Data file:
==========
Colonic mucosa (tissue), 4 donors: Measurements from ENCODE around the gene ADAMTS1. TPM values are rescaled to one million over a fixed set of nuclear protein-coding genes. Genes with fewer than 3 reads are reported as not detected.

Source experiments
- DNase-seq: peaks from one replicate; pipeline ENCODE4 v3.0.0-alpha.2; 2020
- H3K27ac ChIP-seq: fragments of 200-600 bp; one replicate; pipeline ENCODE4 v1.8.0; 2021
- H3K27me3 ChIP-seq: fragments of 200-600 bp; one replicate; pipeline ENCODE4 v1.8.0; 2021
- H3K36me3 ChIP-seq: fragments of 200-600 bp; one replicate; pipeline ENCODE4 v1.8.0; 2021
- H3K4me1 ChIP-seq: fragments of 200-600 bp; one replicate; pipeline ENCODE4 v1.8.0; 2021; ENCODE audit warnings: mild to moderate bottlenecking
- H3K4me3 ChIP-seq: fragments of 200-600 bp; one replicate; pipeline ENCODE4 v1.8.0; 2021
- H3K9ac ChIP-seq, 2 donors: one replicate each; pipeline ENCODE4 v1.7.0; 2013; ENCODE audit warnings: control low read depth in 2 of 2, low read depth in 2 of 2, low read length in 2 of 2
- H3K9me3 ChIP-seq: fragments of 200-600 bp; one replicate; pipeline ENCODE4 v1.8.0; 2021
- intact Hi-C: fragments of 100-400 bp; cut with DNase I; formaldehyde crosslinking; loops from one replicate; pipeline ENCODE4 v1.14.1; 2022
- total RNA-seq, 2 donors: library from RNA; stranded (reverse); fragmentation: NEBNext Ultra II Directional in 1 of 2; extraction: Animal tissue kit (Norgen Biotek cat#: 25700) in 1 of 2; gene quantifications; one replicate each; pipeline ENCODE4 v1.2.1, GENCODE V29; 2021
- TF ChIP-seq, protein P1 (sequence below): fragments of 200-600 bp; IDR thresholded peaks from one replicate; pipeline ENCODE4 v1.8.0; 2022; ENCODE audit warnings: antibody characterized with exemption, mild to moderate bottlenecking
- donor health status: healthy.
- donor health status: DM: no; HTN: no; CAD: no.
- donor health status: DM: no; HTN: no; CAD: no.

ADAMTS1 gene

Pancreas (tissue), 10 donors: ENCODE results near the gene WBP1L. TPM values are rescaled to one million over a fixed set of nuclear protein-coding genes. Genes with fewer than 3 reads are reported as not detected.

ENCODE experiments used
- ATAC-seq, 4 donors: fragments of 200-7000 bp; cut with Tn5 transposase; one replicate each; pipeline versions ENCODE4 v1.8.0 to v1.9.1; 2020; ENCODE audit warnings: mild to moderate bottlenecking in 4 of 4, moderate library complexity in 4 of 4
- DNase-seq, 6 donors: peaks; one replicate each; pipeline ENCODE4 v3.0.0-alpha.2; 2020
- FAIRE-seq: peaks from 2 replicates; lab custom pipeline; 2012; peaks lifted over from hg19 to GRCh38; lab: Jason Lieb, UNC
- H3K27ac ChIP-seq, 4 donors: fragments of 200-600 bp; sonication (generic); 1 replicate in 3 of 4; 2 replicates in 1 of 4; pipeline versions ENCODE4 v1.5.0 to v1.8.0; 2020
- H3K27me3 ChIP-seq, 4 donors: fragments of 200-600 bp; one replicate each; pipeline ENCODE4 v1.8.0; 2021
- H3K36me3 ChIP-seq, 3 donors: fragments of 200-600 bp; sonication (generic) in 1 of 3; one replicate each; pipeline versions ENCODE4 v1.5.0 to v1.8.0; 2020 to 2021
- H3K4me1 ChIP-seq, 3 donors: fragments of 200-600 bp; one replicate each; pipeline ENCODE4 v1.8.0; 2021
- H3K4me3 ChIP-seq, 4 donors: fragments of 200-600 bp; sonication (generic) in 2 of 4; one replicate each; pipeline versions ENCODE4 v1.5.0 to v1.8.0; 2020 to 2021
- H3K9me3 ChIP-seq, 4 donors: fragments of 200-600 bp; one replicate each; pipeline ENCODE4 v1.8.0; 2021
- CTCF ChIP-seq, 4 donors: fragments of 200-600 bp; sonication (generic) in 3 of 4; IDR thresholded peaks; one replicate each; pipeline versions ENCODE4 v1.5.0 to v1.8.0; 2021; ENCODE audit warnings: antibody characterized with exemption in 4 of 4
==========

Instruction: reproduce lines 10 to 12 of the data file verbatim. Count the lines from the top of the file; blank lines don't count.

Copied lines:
- H3K9me3 ChIP-seq: fragments of 200-600 bp; one replicate; pipeline ENCODE4 v1.8.0; 2021
- intact Hi-C: fragments of 100-400 bp; cut with DNase I; formaldehyde crosslinking; loops from one replicate; pipeline ENCODE4 v1.14.1; 2022
- total RNA-seq, 2 donors: library from RNA; stranded (reverse); fragmentation: NEBNext Ultra II Directional in 1 of 2; extraction: Animal tissue kit (Norgen Biotek cat#: 25700) in 1 of 2; gene quantifications; one replicate each; pipeline ENCODE4 v1.2.1, GENCODE V29; 2021